This article reports on a study that explored the mechanisms by which a well-validated intervention to prevent school failure, suspension, and teenage pregnancy produces its effects, using site-level data from 66 sites involving over 1,000 students participating in the national replication of the Teen Outreach Program.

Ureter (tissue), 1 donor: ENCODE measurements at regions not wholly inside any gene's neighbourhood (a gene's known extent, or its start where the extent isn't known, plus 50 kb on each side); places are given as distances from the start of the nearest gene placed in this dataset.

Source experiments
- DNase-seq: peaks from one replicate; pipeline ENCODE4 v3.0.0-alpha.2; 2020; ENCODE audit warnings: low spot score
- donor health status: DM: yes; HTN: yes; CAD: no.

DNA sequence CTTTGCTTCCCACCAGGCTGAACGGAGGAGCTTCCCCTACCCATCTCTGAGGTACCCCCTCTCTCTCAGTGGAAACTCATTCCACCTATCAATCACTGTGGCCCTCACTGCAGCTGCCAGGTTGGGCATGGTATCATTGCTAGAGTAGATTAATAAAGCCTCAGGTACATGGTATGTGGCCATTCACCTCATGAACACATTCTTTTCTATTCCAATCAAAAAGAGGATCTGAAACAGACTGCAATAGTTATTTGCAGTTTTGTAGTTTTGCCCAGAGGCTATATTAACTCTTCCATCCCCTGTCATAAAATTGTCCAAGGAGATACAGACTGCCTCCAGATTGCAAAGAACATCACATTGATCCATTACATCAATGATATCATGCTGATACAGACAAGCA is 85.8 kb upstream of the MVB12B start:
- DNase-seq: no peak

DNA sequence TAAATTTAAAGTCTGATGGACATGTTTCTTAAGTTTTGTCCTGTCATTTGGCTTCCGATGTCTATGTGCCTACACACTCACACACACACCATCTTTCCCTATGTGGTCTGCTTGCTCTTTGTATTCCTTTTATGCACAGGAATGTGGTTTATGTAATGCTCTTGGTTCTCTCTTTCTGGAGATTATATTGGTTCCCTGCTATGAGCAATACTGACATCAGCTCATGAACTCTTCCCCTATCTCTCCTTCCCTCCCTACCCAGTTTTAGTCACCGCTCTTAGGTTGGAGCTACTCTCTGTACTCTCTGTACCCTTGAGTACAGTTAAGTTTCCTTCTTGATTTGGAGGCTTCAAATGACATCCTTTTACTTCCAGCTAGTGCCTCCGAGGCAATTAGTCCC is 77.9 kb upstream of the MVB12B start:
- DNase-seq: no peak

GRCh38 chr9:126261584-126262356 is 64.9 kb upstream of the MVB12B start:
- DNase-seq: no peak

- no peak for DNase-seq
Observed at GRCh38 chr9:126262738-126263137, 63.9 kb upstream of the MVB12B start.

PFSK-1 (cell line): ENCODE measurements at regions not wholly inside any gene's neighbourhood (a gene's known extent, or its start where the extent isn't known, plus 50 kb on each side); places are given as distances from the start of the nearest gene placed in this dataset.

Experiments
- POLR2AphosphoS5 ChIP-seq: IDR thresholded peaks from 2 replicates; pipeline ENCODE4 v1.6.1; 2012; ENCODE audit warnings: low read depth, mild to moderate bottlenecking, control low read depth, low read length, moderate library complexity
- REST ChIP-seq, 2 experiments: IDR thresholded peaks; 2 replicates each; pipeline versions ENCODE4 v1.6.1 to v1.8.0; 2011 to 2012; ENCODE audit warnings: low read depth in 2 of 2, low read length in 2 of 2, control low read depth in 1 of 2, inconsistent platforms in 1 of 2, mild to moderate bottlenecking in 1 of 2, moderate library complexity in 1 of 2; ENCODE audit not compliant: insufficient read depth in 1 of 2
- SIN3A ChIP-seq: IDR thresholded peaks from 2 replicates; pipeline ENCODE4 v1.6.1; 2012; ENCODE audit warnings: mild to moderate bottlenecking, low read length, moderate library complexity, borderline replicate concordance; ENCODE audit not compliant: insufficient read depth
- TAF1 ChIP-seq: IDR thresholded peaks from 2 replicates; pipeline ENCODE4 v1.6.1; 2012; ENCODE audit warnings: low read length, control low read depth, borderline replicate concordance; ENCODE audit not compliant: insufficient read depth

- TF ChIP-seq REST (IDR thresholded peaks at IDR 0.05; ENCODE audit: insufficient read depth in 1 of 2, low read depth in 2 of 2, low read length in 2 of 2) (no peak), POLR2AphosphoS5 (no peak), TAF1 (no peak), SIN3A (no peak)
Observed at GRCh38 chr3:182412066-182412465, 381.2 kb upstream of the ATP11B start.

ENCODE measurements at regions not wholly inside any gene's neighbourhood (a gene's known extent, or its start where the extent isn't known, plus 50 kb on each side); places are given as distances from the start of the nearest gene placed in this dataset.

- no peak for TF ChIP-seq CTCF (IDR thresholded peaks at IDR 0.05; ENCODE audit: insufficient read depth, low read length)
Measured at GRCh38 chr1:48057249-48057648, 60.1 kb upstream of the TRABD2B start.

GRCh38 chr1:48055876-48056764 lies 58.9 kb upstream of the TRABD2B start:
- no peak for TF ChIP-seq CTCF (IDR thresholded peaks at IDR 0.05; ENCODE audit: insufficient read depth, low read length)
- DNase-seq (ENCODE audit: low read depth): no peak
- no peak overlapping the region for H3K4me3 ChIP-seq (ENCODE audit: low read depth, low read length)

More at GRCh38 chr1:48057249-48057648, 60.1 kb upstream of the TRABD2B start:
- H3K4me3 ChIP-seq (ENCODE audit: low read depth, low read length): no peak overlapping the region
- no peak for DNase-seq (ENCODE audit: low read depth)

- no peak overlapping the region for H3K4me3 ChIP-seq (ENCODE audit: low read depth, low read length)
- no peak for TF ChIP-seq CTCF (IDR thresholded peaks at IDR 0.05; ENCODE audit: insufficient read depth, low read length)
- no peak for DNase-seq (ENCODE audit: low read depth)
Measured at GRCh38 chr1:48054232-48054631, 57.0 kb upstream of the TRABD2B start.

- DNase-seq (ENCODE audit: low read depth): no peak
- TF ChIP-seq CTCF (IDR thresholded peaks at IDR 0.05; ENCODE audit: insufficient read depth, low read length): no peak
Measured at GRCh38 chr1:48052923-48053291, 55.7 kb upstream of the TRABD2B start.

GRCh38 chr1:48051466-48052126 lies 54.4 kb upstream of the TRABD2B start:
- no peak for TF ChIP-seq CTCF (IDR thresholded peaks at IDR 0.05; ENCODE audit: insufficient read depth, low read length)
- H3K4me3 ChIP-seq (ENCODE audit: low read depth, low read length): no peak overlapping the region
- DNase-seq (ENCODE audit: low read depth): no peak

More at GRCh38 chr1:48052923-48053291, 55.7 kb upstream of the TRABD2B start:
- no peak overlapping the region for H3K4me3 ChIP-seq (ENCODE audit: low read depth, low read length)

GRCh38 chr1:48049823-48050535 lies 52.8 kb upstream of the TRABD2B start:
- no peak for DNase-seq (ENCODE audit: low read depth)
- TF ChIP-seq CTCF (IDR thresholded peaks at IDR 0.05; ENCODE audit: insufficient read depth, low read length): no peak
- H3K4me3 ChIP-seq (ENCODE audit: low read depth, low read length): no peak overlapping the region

Multiple informants provided data on operating characteristics of each site. These were then used to explain differences across sites in levels of success in reducing youth problem behaviors, using a pre-post design and a well-matched comparison group. In accord with predictions from developmental theory, middle school sites that promoted student autonomy and relatedness with peers and with site facilitators achieved significantly greater levels of success in reducing problem behaviors. Offering volunteer experiences perceived as teaching middle-school students new skills and leaving them real choices about the type of work they did was also linked to program success. Although the program was equally successful with students from a wide range of sociodemographic backgrounds, links of program factors to site-level outcomes were found for middle schools but not high schools. Implications of these findings for the development of programmatic interventions targeted at adolescents are discussed. (publisher abstract modified)
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